Then, when America went to war against England in 1812 and Napoleon turned on Alexander by invading Russia, the emperor proved his friendship to America and Adams in a significant way. He offered to mediate the War of 1812 by hosting peace talks between England and the USA.

While doubting that England would agree, Adams and Madison jumped at the chance.

“The issue of this friendly interposition of the Russian Emperor, and this pacific manifestation on the part of the United States, time only can decide,” Madison concluded.

They were right. Alexander’s power play ticked off the English. The British prime minister secretly complained that the emperor was now “half an American.” No one would dare say that about Vladimir Putin today.

In some ways, Alexander was half American. Tutored in Western political theories, he was intrigued by America’s representative government, which he considered “wise and just.” He was also impressed by his honest, frugal, sincere, and unpretentious Boston friend. By this time, John Quincy Adams was considered the “father of diplomacy” in St. Petersburg.

Though rejecting Russia’s mediation offer, the British prime minister realized that he had to do something. Instead he offered to directly negotiate with America.

Thus, Adams left St. Petersburg and played an important role as one of the U.S. negotiators who crafted the Treaty of Ghent. Issued on December 24, 1814, the peace treaty ended the War of 1812.

“I consider the day on which I signed it as the happiest of my life; because it was the day on which I had my share in restoring peace to the world,” John gleefully confessed in a letter to Louisa.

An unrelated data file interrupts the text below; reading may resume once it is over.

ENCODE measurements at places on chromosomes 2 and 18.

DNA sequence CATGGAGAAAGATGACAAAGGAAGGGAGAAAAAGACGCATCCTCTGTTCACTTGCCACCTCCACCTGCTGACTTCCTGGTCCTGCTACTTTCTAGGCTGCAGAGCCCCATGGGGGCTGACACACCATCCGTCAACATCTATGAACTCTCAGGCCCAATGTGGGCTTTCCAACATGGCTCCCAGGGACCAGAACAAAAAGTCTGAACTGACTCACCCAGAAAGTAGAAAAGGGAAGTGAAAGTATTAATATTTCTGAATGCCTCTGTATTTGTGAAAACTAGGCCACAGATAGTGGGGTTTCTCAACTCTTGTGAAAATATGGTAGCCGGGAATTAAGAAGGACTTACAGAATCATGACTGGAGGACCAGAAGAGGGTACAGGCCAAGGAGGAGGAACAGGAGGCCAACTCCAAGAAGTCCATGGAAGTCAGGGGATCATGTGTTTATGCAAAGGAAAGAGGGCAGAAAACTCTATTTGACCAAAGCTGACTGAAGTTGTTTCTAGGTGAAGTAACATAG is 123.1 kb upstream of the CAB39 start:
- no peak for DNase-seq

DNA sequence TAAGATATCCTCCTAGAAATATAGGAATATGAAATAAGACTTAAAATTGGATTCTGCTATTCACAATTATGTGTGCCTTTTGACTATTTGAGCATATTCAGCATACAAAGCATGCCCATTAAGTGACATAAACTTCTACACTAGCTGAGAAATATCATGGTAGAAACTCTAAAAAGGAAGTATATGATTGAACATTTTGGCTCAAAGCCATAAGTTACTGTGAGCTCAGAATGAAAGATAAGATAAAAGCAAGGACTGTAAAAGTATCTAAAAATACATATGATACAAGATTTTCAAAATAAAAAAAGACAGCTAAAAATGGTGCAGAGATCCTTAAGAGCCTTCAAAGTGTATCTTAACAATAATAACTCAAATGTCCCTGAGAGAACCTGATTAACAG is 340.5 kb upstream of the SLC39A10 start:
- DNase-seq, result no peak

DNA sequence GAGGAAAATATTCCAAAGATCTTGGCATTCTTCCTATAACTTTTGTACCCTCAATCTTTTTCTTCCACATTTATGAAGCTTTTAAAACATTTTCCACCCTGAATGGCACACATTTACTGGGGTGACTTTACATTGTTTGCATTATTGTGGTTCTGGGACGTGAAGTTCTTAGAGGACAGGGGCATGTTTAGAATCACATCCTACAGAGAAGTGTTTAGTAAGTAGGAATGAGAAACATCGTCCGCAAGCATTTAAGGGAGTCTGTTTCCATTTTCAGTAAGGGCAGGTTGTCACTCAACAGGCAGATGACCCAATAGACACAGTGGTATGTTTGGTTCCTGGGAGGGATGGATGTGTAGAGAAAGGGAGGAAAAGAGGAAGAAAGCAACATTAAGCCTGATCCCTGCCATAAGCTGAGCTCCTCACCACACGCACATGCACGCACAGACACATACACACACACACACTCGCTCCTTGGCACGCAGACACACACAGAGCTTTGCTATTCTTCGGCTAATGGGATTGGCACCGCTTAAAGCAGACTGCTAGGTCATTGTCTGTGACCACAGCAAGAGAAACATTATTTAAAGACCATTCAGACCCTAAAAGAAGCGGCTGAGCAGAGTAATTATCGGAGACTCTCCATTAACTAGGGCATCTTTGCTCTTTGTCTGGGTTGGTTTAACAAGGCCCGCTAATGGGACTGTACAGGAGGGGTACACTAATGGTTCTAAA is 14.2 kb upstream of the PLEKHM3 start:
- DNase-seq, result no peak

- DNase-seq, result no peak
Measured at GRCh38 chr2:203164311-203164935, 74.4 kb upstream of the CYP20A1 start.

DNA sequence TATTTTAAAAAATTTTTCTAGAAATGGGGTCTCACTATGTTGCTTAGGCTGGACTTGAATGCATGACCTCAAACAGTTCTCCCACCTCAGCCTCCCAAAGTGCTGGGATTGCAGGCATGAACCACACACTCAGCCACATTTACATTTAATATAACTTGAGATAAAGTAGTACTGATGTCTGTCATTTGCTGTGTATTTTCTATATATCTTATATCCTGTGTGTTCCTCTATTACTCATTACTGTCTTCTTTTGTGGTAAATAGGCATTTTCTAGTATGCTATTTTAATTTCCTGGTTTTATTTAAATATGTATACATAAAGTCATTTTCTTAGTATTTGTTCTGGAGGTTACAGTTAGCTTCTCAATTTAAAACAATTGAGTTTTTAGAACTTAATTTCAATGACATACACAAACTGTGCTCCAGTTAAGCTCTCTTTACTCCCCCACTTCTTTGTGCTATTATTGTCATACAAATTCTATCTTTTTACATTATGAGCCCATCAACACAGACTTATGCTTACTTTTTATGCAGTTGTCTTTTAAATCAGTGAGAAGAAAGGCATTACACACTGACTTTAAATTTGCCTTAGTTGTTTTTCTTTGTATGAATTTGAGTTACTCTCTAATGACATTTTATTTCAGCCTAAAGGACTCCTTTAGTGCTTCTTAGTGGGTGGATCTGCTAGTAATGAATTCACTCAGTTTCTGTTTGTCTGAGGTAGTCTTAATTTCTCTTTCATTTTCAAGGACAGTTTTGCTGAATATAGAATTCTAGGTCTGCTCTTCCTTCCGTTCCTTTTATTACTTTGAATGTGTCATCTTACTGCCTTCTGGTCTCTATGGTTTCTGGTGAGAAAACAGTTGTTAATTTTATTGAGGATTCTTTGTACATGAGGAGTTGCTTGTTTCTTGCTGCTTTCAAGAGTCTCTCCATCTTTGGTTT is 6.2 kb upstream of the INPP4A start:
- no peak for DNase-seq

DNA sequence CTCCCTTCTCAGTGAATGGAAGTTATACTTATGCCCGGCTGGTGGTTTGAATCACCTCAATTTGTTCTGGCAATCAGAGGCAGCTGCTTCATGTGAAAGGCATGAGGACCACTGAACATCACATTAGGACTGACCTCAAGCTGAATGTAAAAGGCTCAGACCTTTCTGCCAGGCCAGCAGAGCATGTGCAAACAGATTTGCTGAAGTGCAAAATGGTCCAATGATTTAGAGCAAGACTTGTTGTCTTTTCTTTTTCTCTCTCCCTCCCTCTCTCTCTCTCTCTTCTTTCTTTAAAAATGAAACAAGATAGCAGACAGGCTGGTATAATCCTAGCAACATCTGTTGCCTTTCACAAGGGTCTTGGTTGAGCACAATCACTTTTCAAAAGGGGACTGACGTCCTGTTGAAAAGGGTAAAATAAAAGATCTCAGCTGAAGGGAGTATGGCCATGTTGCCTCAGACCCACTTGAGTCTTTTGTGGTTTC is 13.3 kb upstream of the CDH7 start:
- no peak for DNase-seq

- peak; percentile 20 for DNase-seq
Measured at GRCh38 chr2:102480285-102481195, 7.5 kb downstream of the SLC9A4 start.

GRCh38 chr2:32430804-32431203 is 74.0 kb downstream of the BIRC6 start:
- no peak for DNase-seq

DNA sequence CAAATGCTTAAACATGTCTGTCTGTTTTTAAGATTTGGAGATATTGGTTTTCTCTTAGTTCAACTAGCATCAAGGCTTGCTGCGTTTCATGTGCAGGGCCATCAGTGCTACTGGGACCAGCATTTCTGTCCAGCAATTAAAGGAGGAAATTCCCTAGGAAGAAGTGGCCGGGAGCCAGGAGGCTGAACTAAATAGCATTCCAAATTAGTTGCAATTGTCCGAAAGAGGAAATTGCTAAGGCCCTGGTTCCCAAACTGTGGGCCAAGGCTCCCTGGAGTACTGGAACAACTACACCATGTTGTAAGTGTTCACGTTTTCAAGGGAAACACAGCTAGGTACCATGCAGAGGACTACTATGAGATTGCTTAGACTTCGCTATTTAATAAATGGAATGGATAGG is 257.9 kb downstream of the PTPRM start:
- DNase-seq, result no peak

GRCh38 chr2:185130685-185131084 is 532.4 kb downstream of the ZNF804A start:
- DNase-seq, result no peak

While neither side gained territory, it firmly established America as sovereign, independent power. England and America never again went to war against each other and emerged as allies.

The Bolshevik Revolution that ended three hundred years of imperial rule in Russia in 1917 and launched the Soviet era changed Russia’s relationship with America. World War II and Cold War threats of nuclear annihilation turned America and Russia into competing superpowers. While official friends today with common and competing interests, frosty undertones of distrust nip at the heels of diplomats and come out in the boasts of figure skaters.

Yet both countries have reasons to boast about the start of their official relationship.

Russia’s support of America through Emperor Alexander helped to leverage the end of the War of 1812, enabling America to become a respected power on the world stage -- a phoenix. It also transformed Adams into an experienced statesman -- also a phoenix -- launching him to the position of secretary of state and president. Adams is the only U.S. president who resurrected a dead political career by way of success in Russia.

Alexander’s support for America showed the English and Napoleon that he was no push over. U.S. trade ships brought his country much needed material goods, from indigo to cotton and sugar to coffee beans. He would be his own man. Alexander proved to the world his might in 1814, when he defeated Napoleon with his Russian army and its allied forces.